When the hedge fund investor David Einhorn appeared on a recent conference call of Herbalife
At the Ira Sohn Investor Conference soon after that call, Einhorn began his presentation with some remarks about Martin Marietta Materials
No. 2 tries harder
Clearly, David Einhorn has tremendous influence in our markets today. In fact, I think it's fair to say he's the second most influential investor in America right now, after Warren Buffett. What makes him so influential? Here are five possible reasons:
1. Nothing works like success. David Einhorn has had some very high profile successes, and that's obviously a huge reason he's so influential. First, he waged a lonely battle against Allied Capital, after announcing his short position in that company. Later, he laid out his short case on Lehman Brothers in April 2008. In both cases he was attacked by the companies and the press. And in both instances he was proven right in the end.
The Lehman call was certainly enough to solidify his reputation, yet he had another remarkable call just last year. At the Value Investor Conference in 2011, he announced his short position in Green Mountain Coffee Roasters
2. He works extremely hard. Despite all of his popularity, Einhorn approaches his work more like a scholar of medieval manuscripts than the investing rock star that he has become. His firm Greenlight Capital has been described as a library, and Einhorn is famous for his incredibly detailed investing presentations on both his short and long positions.
In his book on the Allied Capital saga, Einhorn said that his research starts with the question of why a security is likely to be misvalued by the market. His team then begins its rigorous analysis. If Greenlight decides to go forward with an investment, Einhorn needs to believe that they have "a sizable analytical edge over the person on the other side of the trade." And in order to come up with that edge, Greenlight digs in as deeply as it can.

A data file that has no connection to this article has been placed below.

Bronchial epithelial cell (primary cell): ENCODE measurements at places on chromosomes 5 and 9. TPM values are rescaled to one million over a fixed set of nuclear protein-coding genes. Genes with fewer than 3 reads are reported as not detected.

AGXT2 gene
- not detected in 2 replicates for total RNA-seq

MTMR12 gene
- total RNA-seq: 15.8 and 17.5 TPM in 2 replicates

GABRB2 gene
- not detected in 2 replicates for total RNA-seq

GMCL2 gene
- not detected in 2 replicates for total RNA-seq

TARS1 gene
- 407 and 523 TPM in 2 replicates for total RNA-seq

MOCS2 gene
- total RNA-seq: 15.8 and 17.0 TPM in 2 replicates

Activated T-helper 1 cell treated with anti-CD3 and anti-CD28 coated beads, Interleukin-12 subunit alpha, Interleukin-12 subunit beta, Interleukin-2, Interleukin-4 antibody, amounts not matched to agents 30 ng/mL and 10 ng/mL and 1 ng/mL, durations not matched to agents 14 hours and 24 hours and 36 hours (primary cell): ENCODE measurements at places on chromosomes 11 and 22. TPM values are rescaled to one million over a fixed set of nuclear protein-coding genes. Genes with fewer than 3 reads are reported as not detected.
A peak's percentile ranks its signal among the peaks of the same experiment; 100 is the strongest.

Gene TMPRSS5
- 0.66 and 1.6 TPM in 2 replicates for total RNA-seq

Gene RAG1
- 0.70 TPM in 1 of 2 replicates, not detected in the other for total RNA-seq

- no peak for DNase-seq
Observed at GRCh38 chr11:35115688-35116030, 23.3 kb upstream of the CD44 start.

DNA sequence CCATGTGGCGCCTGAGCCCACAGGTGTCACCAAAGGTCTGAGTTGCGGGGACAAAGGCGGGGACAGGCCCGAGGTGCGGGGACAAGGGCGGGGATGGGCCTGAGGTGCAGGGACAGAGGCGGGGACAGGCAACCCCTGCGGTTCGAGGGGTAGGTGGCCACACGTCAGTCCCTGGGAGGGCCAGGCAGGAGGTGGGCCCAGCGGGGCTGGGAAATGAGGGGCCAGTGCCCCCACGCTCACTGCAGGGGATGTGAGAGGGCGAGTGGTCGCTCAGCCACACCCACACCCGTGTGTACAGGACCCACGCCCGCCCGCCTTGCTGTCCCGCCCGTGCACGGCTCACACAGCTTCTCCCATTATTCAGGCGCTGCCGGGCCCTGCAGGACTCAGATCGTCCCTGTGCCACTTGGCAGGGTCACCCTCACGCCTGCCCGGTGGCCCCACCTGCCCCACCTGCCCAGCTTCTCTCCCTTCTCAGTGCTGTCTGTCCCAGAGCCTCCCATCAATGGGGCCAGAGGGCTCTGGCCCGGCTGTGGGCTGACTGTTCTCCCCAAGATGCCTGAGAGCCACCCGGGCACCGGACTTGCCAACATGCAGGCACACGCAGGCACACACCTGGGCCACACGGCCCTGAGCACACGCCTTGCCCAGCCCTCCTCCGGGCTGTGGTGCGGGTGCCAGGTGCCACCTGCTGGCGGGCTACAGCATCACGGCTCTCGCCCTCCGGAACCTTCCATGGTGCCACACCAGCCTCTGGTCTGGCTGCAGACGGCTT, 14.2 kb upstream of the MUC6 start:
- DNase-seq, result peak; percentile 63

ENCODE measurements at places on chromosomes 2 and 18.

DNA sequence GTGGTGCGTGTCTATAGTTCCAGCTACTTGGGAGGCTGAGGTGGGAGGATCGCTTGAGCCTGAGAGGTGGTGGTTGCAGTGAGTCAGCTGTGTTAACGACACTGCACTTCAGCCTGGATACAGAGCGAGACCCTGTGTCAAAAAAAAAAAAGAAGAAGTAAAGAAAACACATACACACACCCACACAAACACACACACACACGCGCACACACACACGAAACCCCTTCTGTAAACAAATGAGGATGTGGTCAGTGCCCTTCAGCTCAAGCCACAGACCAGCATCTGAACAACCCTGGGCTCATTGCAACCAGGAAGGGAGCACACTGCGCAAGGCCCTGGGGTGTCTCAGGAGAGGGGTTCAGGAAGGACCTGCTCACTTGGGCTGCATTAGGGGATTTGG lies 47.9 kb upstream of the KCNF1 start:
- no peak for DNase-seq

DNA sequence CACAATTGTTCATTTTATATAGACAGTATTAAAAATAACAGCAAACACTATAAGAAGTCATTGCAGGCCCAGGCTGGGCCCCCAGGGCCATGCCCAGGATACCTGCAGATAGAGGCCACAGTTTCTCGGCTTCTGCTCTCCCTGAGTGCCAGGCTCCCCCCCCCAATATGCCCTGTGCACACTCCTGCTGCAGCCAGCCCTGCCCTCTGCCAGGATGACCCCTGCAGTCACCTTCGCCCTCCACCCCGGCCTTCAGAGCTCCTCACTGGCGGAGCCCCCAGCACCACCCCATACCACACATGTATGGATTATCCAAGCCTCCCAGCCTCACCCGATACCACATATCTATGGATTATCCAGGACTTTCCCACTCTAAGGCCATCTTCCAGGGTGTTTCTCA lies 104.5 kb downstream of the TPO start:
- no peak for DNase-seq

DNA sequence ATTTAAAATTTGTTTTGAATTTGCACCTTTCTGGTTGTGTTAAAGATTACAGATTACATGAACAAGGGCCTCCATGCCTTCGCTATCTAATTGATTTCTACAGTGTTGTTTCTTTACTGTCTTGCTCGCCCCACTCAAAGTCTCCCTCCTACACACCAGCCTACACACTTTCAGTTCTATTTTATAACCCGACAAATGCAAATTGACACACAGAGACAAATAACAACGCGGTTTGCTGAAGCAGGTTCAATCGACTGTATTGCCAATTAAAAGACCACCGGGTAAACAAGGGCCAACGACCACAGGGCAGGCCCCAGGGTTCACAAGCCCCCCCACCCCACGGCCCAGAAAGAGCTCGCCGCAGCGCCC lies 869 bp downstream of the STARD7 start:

3. He's transparent with his research. In order for you to be influential, investors actually need to know what you are thinking. Unlike a lot of other hedge fund investors, Einhorn sees no reason to be secretive, and is very willing to share his ideas with the public. When I interviewed him last year for Fool.com, he was extremely passionate about this issue. When asked about Whitney Tilson's famous short call on Netflix
4. He's courageous. When you read about his experience with Allied Capital in Fooling Some of the People All of the Time, you see that it took a lot of guts for him to take the stand that he did. He was attacked by the company, skewered in the press, and even investigated by the Securities and Exchange Commission. One of the most gripping scenes in the book is when the SEC questions him in a Stalin-esque interview room. And taking on Lehman Brothers probably wasn't any easier.
There isn't a lot of courage on Wall Street or in the financial press nowadays, so I think investors really appreciate that quality of Einhorn's.
5. He's fiercely independent. Einhorn is refreshingly unpredictable in his outlook on investing. Recently, he's been long on gold and Apple
A great American success story
One similarity between Buffett and Einhorn is that they both deserve their status as highly influential investors. Buffett made his reputation by investing in great businesses and holding on to them for the long term. Einhorn commands the attention of the investing world as a result of his willingness to learn more about his investments than the folks on the other side of those trades. To paraphrase that old Smith Barney ad, Einhorn gained his influence the old-fashioned way. He earned it.
Einhorn remains long on Apple, and has joked that he "can't find any prohibition on trillion dollar market capitalizations." Our analysts have put together an Apple research report that details the opportunity and spells out three reasons to buy Apple (and three reasons to sell Apple). Grab a copy of this new premium research report, and you'll automatically get free updates.